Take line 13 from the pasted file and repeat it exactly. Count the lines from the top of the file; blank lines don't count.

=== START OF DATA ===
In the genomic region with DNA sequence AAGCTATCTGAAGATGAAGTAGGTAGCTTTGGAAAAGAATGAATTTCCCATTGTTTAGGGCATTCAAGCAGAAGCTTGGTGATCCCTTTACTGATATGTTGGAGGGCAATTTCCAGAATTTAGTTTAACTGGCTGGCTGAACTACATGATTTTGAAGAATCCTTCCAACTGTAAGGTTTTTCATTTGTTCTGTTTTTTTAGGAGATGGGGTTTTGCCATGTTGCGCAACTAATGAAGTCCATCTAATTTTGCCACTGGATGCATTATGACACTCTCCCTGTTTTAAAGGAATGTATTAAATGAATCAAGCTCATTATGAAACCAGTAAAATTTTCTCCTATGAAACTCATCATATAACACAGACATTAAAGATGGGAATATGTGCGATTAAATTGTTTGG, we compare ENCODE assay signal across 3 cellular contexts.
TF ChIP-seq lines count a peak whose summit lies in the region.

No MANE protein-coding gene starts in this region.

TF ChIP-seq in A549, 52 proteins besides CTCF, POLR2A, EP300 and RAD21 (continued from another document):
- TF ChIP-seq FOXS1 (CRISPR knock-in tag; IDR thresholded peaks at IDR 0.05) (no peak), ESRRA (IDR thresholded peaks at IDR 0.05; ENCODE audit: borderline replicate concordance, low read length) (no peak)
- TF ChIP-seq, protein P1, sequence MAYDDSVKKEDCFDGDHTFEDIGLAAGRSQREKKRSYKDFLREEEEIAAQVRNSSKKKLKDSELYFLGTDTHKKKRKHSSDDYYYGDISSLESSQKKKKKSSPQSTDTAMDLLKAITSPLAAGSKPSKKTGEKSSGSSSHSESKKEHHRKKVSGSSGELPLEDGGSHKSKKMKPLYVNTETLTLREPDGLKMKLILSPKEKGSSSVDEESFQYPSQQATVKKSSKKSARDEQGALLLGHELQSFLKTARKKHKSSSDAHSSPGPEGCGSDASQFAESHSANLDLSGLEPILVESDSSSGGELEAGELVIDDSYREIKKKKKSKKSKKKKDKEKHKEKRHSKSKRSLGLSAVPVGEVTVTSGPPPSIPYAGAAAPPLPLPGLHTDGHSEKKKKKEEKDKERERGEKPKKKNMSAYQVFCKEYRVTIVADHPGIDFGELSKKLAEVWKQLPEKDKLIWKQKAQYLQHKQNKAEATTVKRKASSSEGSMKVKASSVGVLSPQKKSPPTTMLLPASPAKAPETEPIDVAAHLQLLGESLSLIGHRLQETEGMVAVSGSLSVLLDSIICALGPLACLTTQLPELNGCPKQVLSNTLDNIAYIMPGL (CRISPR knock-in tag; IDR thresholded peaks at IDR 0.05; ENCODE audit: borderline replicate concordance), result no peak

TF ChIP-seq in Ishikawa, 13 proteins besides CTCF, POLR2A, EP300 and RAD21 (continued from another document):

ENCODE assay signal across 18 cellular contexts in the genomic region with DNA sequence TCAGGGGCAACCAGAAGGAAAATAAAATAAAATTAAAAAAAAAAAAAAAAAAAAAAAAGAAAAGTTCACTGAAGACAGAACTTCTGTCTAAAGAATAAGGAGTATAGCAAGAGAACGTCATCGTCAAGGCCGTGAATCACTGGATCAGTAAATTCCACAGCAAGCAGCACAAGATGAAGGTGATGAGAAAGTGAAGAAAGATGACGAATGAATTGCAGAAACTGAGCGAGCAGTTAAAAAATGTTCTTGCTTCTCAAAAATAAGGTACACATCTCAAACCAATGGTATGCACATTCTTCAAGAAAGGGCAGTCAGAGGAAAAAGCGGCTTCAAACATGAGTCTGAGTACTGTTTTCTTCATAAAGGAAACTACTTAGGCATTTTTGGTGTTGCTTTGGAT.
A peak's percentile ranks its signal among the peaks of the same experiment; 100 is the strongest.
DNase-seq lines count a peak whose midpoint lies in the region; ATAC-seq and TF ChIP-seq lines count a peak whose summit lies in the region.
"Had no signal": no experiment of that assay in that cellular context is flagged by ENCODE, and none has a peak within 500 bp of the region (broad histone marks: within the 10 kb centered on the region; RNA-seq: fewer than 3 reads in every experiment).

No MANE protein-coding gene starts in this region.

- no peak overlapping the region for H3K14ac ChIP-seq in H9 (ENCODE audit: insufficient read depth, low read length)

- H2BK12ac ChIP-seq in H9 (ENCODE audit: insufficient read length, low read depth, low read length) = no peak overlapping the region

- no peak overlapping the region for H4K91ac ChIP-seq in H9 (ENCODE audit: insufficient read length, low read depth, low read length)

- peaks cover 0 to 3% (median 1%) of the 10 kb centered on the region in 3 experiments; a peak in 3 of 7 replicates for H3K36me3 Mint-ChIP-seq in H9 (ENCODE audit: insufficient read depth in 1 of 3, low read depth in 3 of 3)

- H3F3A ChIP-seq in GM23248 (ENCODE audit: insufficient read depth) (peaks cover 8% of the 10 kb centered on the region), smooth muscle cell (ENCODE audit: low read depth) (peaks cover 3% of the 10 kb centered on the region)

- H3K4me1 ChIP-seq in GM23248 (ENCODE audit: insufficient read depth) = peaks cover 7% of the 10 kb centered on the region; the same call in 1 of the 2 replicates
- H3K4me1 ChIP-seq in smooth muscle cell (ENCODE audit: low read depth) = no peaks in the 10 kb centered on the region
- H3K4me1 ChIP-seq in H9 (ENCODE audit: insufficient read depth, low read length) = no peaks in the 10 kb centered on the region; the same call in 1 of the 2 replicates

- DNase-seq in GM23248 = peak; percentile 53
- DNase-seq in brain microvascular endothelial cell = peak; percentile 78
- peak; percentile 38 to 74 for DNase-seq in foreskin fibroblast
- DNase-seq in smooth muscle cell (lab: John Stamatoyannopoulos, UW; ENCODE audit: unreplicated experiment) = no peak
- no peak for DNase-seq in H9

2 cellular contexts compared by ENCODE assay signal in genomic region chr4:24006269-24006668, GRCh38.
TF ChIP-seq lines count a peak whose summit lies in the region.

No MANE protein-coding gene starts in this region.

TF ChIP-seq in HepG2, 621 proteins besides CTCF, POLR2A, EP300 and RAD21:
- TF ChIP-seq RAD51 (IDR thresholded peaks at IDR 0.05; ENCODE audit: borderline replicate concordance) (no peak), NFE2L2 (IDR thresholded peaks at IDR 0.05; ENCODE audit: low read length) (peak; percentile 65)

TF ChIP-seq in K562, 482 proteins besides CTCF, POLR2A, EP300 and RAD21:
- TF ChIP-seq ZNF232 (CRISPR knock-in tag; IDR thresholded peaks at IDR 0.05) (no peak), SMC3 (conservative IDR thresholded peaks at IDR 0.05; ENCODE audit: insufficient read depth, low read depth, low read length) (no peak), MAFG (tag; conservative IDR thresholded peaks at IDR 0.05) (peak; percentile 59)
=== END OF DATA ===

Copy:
- no peak overlapping the region for H3K14ac ChIP-seq in H9 (ENCODE audit: insufficient read depth, low read length)